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Diary of Charles Francis Adams, 1862

Wednesday 22d

22 October 1862

Friday 24th

24 October 1862
23 October 1862
Thursday 23d.



Another very heavy gale with rain. The last week has been exceedingly destructive to shipping on the coast. I have seldom known one of great severity. It was my day for writing despatches, and I was busy about it until half past two o’clock, when I drove to the Foreign Office to keep the appointment made by Lord Russell for three. I found in the antichamber quite a number of the corps however apparently assigned for the same hour. Among them Count Berstorff who has just returned Baron Brunnow, Count Flahault, M Musures and the Spanish and Danish ministers at a later moment. Of course there was a long delay and desultory conversation. The only thing worth nothing was that Baron Brunnow on coming down from his interview took me aside and reminded me of a conversation we had had some time ago in the same chamber, in which he had expressed a belief of the intention of this government to maintain it position with us. He remembered I had expressed doubts, but he had proved right. He still thought that the same disposition continued to prevail. I said I was glad to hear him say so. As to the past I could only say that I then though I had reason for my doubts. Some time or other I would tell him, but at present I could not. He said he remembered I had said so before and he had made a note of it. It was half past four before I had my audience. I began by referring to the topic which had last occupied us at the preceding meeting in August, the objection of Lord Palmerston to a report of certain language of his at our conference last year attributed to me by one of the commanders of our national vessels whom I had never seen or heard of. I read to him a part of a Despatch of Mr Seward on the subject completely exonerating we from all share in the business, and promising to search out the source of the fable. Lord Russell said this was quite enough to dispense with the necessity of saying any thing to Lord Lyons about it. I then seized this allusion to Lord Lyons to introduce my real object in the interview. I express ed the hope that he might be going out for a long stay. I221 had indeed been made of late quite fearful that it would be otherwise. If I had entirely trusted to the construction given by the public to a late speech I should have begun to think of packing my carpet bag and trunks. His Lordship at once embraced the allusion, and whilst endeavoring to excuse Mr Gladstone, in fact admitted that his act had been regretted by Lord Palmerston, and the other Cabinet officers. Still he could not disarm the sentiments of Mr Gladstone so far as he understood them, which as not that ascribed to him by the public. Mr G was himself willing to disclaim that. He had written to that effect to Lord Palmerston. I replied that I had no intention to ask a disavowal, nor did I seek even to impute to Mr Gladstone the construction of his language adopted by others. At the same time I saw its mischievous effects in aggravating the evil of the growing alienation of the two countries. Mr Gladstone’s speech would be published every where in American It would there be regarded as an official exposition, and as such would aggravate the irritation already much too great. On the other hand, it formed a nucleus here around which all those adverse to peace with us would concentrate. Lord Lyons had called on me in the morning and we had joined in regretting the change going on here for the worse. Much as I had been disposed to friendly relations I was beginning to despair. His Lordship admitted the change in a degree, but he thought there was still a majority in any ordinary meeting well inclined. I said that it might be so now, but two more speeches like that of Mr Gladstone would dissipate it all. His Lordship said that the policy of the government was to adhere to a strict neutrality and to leave this struggle to settle itself. But we could not tell what a month could bring forth. I asked him if I was to understand that policy as not now to be changed. He said Yes. I answered that my errand was then finished. And I took my leave. I go home in season to take my usual walk. In the evening I finished Lord Auchland’s Journal in Spain.222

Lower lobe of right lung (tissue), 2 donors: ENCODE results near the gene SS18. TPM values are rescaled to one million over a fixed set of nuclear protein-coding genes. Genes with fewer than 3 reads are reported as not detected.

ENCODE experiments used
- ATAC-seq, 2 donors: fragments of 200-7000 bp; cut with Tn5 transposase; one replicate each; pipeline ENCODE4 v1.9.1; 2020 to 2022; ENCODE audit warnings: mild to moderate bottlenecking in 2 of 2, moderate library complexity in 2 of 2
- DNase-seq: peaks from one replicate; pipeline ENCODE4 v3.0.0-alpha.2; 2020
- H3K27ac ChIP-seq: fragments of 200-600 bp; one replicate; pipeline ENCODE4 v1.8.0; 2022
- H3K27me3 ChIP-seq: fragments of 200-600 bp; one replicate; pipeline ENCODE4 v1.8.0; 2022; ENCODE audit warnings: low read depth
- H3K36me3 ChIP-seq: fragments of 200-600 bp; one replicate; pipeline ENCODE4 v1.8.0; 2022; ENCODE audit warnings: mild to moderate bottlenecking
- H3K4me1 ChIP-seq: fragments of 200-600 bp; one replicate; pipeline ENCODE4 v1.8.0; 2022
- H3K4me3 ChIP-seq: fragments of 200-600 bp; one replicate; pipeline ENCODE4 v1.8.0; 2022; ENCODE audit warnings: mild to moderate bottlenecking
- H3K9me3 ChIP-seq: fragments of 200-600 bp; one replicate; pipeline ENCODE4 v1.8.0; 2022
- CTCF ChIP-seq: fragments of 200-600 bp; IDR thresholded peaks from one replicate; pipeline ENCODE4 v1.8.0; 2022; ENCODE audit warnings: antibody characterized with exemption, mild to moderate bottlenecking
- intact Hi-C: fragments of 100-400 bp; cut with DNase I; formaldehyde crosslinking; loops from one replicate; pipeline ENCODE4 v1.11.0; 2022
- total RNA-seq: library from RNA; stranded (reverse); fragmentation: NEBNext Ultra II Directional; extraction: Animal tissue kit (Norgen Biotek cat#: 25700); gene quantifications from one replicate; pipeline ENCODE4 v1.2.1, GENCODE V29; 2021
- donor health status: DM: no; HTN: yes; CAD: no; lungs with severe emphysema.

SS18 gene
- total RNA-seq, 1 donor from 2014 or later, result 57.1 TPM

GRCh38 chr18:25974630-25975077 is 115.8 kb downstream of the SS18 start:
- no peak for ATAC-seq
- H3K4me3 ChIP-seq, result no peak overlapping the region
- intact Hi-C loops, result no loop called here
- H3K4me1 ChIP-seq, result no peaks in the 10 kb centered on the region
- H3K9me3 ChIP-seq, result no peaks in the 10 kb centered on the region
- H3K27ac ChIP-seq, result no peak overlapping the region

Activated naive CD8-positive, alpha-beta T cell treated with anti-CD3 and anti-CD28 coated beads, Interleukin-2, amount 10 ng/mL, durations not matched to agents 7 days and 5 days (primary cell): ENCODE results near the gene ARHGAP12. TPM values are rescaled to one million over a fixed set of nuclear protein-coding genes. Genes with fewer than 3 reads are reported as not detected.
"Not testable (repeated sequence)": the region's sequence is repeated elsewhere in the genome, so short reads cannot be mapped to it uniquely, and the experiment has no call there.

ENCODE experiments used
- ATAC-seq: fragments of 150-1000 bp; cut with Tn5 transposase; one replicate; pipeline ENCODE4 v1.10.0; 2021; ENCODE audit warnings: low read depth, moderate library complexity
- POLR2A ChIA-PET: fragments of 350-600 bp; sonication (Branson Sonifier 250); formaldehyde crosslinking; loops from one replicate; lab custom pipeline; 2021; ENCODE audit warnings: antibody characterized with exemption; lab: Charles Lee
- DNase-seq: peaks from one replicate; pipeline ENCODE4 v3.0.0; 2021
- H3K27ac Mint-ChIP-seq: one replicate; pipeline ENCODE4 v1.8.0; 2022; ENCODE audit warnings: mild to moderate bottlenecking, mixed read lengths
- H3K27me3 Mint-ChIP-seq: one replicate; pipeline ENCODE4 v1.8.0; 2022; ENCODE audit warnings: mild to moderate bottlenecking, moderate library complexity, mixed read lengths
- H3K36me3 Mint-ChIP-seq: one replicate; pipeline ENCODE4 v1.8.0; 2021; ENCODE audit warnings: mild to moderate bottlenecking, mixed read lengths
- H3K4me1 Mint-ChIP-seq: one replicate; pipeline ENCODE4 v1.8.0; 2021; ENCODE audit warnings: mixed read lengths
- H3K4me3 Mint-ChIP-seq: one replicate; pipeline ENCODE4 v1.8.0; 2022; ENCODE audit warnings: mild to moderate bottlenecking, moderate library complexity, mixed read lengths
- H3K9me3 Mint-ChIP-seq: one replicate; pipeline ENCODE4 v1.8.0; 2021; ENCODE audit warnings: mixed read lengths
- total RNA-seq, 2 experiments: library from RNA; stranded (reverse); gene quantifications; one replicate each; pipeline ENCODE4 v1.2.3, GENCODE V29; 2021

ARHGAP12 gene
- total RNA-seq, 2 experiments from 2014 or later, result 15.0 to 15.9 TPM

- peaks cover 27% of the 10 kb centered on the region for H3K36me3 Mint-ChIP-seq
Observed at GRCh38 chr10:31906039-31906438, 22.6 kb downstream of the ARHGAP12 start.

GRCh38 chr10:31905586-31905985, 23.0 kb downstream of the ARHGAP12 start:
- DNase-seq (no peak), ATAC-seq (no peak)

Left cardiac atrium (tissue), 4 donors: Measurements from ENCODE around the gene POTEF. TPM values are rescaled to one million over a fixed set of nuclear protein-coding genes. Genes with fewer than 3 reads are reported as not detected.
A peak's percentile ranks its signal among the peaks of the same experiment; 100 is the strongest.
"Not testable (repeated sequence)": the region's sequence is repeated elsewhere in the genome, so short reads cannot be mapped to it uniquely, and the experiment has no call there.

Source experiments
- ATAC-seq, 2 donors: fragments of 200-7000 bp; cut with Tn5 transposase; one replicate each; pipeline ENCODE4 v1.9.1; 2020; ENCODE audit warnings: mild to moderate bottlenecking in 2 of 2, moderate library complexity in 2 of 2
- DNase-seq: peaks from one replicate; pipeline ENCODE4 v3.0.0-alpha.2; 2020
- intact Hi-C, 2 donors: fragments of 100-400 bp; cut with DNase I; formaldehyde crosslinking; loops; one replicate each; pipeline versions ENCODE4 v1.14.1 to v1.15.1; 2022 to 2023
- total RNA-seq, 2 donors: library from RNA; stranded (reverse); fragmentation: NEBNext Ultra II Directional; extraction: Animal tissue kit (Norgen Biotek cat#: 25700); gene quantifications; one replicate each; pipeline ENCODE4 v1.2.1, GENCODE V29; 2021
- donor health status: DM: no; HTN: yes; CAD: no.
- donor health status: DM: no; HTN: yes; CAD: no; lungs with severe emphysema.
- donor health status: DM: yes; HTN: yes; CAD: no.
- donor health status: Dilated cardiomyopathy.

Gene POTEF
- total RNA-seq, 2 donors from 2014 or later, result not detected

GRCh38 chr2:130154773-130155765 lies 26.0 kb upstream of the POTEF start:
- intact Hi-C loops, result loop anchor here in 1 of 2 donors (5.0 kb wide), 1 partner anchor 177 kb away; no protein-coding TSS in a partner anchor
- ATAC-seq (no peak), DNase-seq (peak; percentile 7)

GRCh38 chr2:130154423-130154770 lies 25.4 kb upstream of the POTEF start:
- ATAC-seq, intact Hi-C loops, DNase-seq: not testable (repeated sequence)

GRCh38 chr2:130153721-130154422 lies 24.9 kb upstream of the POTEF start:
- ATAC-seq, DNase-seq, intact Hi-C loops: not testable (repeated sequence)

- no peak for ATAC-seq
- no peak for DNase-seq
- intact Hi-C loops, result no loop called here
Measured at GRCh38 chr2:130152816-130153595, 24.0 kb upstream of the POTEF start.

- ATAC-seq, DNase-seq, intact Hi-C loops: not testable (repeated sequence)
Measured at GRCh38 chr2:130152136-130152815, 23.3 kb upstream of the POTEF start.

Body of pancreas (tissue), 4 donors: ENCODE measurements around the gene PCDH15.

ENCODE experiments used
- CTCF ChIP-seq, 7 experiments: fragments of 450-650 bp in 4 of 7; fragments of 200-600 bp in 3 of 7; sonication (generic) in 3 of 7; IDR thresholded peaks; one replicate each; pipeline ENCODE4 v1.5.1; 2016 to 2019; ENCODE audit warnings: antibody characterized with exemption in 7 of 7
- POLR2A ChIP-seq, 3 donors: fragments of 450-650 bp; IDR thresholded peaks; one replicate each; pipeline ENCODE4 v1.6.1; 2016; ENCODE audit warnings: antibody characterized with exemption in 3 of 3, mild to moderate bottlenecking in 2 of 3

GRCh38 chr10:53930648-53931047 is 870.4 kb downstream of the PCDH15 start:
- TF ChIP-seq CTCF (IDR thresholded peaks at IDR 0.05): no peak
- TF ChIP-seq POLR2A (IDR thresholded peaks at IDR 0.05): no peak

Cite web page as:

Charles Francis Adams, Sr., [date of entry], diary, in Charles Francis Adams, Sr.: The Civil War Diaries (Unverified Transcriptions). Boston: Massachusetts Historical Society, 2015. http://www.masshist.org/publications/cfa-civil-war/view?id=DCA62d296